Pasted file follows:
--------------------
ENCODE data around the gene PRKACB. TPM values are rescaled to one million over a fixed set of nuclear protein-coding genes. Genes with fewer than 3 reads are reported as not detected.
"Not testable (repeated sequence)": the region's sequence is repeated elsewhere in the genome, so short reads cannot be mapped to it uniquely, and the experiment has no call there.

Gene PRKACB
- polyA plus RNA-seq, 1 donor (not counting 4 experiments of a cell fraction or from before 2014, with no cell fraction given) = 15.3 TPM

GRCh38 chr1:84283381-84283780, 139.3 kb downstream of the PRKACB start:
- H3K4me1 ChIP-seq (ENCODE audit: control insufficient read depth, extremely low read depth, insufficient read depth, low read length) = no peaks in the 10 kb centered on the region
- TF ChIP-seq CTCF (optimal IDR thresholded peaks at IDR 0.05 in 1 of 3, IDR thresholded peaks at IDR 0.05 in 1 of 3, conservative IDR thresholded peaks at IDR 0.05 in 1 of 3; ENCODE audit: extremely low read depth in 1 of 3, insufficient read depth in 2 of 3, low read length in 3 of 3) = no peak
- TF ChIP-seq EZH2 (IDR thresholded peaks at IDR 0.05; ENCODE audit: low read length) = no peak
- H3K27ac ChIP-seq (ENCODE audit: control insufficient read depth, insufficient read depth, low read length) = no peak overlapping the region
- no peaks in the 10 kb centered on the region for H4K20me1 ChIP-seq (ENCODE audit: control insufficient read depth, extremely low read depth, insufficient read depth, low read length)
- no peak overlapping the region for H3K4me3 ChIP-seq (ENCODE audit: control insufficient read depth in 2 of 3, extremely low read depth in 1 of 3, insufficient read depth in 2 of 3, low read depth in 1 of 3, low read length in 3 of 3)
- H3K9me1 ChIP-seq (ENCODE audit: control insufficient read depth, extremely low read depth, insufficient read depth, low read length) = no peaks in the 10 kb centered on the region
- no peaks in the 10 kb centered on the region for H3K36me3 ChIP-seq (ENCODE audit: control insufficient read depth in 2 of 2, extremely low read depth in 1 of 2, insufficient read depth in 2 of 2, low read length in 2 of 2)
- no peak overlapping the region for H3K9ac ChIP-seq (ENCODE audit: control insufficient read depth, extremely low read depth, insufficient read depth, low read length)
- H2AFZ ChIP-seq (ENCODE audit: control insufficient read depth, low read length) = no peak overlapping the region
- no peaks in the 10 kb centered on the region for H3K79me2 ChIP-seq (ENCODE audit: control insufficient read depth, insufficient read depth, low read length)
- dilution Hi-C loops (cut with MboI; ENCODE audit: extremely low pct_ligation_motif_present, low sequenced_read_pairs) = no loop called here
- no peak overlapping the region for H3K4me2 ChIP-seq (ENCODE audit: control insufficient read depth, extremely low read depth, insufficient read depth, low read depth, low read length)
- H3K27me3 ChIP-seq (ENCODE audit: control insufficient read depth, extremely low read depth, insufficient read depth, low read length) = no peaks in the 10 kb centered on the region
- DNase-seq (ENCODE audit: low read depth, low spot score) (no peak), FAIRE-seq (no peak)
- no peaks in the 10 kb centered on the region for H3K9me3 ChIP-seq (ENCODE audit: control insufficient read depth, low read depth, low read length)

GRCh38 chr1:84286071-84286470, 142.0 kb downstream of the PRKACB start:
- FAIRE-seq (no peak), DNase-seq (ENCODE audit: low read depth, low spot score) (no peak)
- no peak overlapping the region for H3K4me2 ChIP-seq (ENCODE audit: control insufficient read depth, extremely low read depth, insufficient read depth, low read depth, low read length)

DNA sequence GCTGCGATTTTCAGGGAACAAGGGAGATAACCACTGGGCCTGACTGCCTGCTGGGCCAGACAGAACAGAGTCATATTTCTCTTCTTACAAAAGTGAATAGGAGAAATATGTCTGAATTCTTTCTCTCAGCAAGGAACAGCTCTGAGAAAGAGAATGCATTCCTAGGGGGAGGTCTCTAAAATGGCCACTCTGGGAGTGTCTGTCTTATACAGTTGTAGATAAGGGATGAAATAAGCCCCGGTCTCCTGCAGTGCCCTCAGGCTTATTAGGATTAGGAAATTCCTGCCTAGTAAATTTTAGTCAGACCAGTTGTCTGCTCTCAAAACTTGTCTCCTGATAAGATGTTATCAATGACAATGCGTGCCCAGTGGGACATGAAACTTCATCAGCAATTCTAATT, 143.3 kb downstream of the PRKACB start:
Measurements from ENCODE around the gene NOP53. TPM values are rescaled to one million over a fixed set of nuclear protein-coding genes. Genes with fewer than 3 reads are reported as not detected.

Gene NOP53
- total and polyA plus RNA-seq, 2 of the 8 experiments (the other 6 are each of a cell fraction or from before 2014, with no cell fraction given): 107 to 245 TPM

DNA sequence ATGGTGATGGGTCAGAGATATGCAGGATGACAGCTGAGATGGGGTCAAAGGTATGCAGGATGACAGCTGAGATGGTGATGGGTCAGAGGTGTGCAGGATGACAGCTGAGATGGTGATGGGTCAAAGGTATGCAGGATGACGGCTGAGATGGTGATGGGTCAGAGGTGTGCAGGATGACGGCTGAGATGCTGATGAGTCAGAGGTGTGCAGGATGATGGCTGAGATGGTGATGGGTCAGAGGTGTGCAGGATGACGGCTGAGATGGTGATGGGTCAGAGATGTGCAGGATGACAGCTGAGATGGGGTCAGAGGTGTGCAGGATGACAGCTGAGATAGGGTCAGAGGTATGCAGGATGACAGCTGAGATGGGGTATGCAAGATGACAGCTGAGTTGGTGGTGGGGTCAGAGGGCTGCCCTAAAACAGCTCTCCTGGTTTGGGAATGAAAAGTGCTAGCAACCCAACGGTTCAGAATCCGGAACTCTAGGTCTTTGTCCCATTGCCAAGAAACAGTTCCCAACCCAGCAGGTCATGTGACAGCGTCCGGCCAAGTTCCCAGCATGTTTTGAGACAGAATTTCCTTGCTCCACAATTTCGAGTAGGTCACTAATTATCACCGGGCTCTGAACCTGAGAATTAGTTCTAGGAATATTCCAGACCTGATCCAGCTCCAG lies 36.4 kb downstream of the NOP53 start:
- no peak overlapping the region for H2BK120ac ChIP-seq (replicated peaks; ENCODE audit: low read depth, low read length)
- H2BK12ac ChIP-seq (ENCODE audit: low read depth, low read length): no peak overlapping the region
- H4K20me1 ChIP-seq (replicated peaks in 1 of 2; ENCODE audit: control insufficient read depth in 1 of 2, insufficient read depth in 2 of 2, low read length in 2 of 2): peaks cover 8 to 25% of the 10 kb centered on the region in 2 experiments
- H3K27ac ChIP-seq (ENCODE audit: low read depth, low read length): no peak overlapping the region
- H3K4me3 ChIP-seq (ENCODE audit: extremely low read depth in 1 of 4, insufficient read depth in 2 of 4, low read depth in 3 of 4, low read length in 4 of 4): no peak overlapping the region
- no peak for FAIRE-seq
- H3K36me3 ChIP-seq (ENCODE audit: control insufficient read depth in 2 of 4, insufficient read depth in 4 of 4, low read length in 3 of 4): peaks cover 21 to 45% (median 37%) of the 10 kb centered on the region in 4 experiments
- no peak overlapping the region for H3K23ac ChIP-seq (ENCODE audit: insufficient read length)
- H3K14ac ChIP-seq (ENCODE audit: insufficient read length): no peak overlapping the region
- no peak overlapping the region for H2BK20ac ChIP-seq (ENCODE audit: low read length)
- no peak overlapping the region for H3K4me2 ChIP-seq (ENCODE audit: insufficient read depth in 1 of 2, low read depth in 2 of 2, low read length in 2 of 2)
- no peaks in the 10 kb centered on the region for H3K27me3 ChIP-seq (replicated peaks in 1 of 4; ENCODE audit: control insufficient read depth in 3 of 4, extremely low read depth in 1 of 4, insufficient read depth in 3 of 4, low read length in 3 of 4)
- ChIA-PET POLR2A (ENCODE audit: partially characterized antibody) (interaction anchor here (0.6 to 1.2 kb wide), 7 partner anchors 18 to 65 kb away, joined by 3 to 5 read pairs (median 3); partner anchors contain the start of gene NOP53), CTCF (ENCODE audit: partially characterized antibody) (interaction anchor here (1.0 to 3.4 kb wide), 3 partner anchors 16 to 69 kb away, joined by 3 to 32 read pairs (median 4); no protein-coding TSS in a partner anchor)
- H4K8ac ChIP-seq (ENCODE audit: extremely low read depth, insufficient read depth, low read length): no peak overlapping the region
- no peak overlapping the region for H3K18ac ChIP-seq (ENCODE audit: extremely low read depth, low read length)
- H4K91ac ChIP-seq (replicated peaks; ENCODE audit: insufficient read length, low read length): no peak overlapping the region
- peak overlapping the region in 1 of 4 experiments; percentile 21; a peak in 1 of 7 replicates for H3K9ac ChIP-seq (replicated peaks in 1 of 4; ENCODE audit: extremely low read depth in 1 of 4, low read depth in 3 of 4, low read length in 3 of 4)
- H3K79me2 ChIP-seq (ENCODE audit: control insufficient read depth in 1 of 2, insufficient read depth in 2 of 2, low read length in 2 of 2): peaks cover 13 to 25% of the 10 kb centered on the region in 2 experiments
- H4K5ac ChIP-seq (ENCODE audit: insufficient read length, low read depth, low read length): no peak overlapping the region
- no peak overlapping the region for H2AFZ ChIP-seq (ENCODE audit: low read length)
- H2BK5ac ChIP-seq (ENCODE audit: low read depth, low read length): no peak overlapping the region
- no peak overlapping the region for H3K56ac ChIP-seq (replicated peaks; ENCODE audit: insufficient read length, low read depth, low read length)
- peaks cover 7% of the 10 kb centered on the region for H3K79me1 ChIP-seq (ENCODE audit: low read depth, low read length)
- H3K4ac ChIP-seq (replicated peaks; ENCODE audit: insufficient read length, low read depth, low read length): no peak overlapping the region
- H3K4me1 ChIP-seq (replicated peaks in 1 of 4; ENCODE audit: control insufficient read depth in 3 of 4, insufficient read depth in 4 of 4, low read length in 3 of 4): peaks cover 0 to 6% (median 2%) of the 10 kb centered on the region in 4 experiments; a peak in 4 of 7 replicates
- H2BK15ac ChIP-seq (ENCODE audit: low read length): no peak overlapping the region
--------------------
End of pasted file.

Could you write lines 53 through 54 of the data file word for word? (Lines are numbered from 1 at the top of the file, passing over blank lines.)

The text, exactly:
- H3K4ac ChIP-seq (replicated peaks; ENCODE audit: insufficient read length, low read depth, low read length): no peak overlapping the region
- H3K4me1 ChIP-seq (replicated peaks in 1 of 4; ENCODE audit: control insufficient read depth in 3 of 4, insufficient read depth in 4 of 4, low read length in 3 of 4): peaks cover 0 to 6% (median 2%) of the 10 kb centered on the region in 4 experiments; a peak in 4 of 7 replicates